[For this year’s April Fool’s series, I wanted to AmericanStudy a handful of recent comic TV shows. Share your thoughts on these or other televised foolishness, present or past, in comments!]
On what’s groundbreaking about Aziz Ansari’s Netflix series, what’s not, and what to do with that gap.
Master of None isn’t the first, nor the only current, sitcom to focus on an Asian American protagonist: there are historical examples such as Pat Morita’s very short-lived Mr. T and Tina (1976) and Margaret Cho’s one-season All-American Girl (1994); and ongoing contemporary shows like Mindy Kaling’s The Mindy Project and Eddie Huang’s Fresh off the Boat. But at its best, as in the two early Season 1 episodes “Parents” (episode 2) and “Indians on TV” (episode 4), Ansari’s show explores elements of the multi-generational, immigrant, multi-cultural, professional, familial, and everyday Asian American experience with a combination of humor and nuance that I’d never before encountered on American TV (much less in a sitcom). Foregrounded as they are toward the start of the show’s first season, those two groundbreaking episodes make clear that Master of None isn’t just a show featuring an Asian American lead (and his Asian American best friend Brian [Kelvin Yu])—they announce a sitcom unafraid to examine issues of race, ethnicity, culture, and identity with realism and intelligence.
Unfortunately, with the exception of an episode (“Ladies and Gentlemen”) focused on the issue of misogyny in American society and popular culture, the first season’s remaining six episodes didn’t live up to the promise of those edgy early eps. Instead, the bulk of the season’s second half was dedicated to the romantic trials and tribulations of Ansari’s Dev and his girlfriend Rachel (Noël Wells), which while both entertaining and realistic didn’t feel particularly distinct from (to name one particularly famous example) those experienced by a different Rachel with her very on-again/off-again boyfriend Ross. Or indeed any number of other sitcom romances—the fact that I could have used literally countless analogies to conclude that last sentence make clear just how central romantic trials and tribulations have been to the genre. Even a rule-breaking sitcom like Seinfeld consistently featured relationship struggles for all of its main characters (other than perhaps Kramer, whose most confusing relationship was of course with himself). In its reliance on the Dev-Rachel dynamic to propel its season-long plot, then, Master of None was as typical of TV sitcoms as those early episodes were unique.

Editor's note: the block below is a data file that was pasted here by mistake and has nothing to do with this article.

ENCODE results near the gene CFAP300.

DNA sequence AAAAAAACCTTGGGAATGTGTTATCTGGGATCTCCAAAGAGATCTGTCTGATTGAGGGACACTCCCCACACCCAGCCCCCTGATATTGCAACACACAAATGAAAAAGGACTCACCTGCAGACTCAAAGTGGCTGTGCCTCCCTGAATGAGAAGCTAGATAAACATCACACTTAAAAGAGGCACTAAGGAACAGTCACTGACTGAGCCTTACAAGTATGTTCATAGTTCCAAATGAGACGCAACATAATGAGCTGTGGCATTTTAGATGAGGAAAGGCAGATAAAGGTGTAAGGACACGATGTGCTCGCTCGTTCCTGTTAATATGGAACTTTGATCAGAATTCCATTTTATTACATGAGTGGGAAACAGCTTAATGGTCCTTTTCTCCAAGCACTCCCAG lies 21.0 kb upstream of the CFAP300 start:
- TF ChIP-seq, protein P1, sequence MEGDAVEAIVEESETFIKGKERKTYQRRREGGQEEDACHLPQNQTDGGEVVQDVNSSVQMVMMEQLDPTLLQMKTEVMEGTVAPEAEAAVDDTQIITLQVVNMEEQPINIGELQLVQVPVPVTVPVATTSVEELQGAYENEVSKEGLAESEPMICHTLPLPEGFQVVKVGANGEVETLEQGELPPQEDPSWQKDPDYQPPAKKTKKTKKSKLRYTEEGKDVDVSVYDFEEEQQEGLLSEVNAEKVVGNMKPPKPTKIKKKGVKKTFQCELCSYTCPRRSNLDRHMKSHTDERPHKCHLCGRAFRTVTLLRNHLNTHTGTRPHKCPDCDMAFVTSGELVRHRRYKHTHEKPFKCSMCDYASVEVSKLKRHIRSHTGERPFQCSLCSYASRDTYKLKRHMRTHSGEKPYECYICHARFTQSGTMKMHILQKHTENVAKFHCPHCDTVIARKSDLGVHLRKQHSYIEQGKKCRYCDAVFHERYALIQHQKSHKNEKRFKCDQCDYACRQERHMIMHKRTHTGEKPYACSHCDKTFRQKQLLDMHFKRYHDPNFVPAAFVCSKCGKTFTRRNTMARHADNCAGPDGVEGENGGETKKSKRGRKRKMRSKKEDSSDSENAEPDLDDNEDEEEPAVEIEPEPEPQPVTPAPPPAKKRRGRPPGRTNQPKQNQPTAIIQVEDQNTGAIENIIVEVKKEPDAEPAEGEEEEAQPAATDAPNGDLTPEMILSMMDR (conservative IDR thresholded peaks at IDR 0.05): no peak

So what do we do with that frustrating duality? (Or, if not frustrating, at least striking, especially if you binge-watch the show’s episodes in the manner I highlighted in yesterday’s post, and see this shift in plot and theme happen so quickly.) One way to interpret Ansari’s decision to take the season in this direction would be audience: that while those groundbreaking early episodes would certainly have spoken to many American viewers, they would also have felt unfamiliar to many others; while relationship drama is of course a kind of story with which virtually all adult audience members can connect. Another interpretation could focus on storytelling itself—the themes of the early episodes made for interesting individual stories, but didn’t necessarily lend themselves to serialized storytelling of the sorts now possible (as I argued yesterday) in streaming sitcoms; while the question of whether a promising romance will survive or not is tailor-made to be serialized across a handful of episodes (leading to an end-of-season cliffhanger of sorts that I won’t spoil here). Or perhaps Ansari just wanted to make clear that while Dev is partly defined by his Asian American heritage and identity, he’s also just that much clichéd but realistic sitcom type: a single person looking for love.
Next TV fooling tomorrow,
PS. What do you think? Other TV comedies you’d highlight?
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